EssaysFeature

The Tragic, Enduring Relevance of Arendt’s Work on Statelessness

While Hannah Arendt is most known for her reflections on totalitarianism and the banality of evil, eighteen years of statelessness (1933-1951) brought her philosophical questions of how one might be at home in the world into sharp relief. The fact that she was Jewish and German during the first half of the twentieth century profoundly influenced her life and writing. Given today’s refugee crisis, Arendt’s work is being examined anew in order to understand the ways in which mass statelessness has influenced the world since the twentieth century. As historian Jeremy Adelman wrote in The Wilson Quarterly: “Arendt’s voice is one we can turn to as we grapple with the spread of statelessness in our day. Camps and pariahs are still with us.” …

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CapitalismEssaysFeatureMedia & PublicsTheory & Practice

Theses On The Philosophy Of The FKA-Anthropocene, Feat. Shia LaBeouf, Part II

Something of Shia LaBeouf’s name stands in, perfectly, controversially, for what is now happening to us, across us, as a kind of general FKA-transing of all available terms. Around the time Caitlyn Jenner came out, there was talk of an intersectional “trans-”: a trans for race and class and even for ecographic sub-constituencies. During Occupy Wall Street, the same talk happened, and then nothing happened, and a few people said it was still on, and then nothing happened.

Intersectionality seems to be the least sustainable piece …

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CapitalismEssaysFeatureMedia & PublicsRaceTheory & Practice

Theses On The Philosophy Of The FKA-Anthropocene, Feat. Shia LaBeouf, Part I

Walter Benjamin’s strategy in the Theses on the Philosophy of History was to focus on a non-human moment in human time and to present this instance on blast in his prose style. What I mean by “blast” here is the fact that the message had to be pirated past ideological hangers-on and historical barriers, past both Marxist and theotropic renditions, and also past the Nazi episode that might have been his more obvious target in 1940. His prose is clear but depth-charged, resonates at another frequency, still as if exploded past the imaginary proscriptions of Theodor Adorno, who was already in situ in New York …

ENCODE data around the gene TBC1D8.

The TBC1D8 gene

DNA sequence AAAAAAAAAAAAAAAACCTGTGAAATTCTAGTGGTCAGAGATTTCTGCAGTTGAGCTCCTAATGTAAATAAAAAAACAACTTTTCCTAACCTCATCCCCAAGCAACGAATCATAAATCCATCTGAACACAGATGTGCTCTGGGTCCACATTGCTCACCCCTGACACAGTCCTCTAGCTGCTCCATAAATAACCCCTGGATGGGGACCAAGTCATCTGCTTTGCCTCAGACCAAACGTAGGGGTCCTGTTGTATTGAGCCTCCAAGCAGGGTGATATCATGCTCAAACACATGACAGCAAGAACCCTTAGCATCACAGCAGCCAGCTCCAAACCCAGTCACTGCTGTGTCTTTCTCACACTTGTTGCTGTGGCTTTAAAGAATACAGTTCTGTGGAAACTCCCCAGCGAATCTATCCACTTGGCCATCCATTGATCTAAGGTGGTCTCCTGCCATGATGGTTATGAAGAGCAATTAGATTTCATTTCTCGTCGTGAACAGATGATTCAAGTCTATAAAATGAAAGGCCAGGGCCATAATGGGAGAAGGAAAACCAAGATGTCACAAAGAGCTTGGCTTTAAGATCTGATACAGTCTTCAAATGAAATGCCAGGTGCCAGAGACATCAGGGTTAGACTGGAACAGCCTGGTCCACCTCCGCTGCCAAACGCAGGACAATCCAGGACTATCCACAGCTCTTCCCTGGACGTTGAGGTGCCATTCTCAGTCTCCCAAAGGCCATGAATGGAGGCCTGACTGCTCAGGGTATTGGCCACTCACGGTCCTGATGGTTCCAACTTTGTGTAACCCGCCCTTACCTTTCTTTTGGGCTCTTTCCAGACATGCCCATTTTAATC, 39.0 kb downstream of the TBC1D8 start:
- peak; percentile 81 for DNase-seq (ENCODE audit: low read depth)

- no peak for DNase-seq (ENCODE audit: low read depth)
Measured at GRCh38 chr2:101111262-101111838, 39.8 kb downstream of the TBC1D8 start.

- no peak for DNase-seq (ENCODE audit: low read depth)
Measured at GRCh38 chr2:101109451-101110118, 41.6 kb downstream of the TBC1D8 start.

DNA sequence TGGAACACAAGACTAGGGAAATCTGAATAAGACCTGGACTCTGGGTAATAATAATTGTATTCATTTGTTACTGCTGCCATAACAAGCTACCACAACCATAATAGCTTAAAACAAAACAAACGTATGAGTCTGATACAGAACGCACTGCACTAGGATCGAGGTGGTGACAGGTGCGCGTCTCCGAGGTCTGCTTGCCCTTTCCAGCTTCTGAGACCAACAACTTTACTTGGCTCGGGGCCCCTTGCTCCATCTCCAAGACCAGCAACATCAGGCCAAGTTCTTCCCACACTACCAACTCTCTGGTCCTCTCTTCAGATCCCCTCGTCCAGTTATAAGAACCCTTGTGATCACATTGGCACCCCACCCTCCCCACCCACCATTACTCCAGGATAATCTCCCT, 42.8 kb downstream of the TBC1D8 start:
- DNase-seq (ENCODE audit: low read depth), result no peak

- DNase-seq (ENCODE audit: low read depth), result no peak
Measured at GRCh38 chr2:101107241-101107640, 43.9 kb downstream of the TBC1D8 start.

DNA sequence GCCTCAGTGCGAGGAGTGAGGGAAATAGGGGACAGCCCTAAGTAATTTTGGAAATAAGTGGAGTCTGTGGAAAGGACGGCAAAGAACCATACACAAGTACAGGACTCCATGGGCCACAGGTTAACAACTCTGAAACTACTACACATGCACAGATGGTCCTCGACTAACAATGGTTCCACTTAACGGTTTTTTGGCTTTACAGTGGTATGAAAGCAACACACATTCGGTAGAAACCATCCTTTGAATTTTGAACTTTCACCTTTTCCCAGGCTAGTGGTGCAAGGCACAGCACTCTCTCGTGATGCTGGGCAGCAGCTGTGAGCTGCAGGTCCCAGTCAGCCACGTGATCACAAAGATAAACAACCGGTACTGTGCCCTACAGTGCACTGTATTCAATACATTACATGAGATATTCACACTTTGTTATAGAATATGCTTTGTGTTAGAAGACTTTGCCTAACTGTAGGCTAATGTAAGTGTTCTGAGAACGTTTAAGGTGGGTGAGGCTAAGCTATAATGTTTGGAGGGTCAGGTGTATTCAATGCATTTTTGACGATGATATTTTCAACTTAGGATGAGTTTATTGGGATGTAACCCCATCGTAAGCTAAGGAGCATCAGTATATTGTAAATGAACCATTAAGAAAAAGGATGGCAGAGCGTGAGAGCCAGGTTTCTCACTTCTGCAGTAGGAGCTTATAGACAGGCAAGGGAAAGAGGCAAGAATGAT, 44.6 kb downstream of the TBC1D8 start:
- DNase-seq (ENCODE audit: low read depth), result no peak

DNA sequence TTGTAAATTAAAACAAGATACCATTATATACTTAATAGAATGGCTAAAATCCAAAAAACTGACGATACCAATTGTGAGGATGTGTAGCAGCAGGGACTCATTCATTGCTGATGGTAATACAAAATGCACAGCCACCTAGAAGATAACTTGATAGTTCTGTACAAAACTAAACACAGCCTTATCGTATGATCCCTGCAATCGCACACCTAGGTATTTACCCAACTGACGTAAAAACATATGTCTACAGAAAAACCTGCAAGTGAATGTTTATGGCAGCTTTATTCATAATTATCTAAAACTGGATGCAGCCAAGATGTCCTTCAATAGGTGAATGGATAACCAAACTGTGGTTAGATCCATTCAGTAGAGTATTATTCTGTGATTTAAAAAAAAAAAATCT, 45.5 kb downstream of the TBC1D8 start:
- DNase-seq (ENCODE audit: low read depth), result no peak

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EssaysLiberal Democracy in Question

Benjamin in Jerusalem

The Middle East as crisis and critique

This month, two conferences and one exhibition dedicated to Walter Benjamin’s legacy are descending on Ramallah, Jerusalem, and Tel Aviv. Because of an unhealthy mix of political considerations, security measures, and academic snobbery, I will partake in none of them, despite my deep roots in this troubled land and my recent book on Benjamin. …

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EssaysLiberal Democracy in QuestionSex & Gender

The Mastery of Non-Mastery

A report and reflections from Kobane

As I write, the plug is being pulled on the steady-state.

Violence and tragedy take revenge on humanity through routinization. Sooner or later we become immune.

But is there a reverse process, such as Freud writes about in Beyond the Pleasure Principle, where the nightmare recurs so as to provide the anxiety that would have …

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CapitalismEssaysIn Depth

Think Outside the Boss

Cooperate alternatives to the sharing economy

Digital labor touches all of us, whether you are browsing Tinder profiles in your spare time, searching for “Jersey Shore” on Google, or ordering an Uber taxi.

In this afternoon’s talk, I will highlight what is and what could be successful about 21st century work and what are some tendencies that are worrisome. Once we gain an understanding of that, we can examine how to work around the concerning dispositions and promote positive trends. In the first five minutes, I will walk you through a few cases that I find troublesome. …

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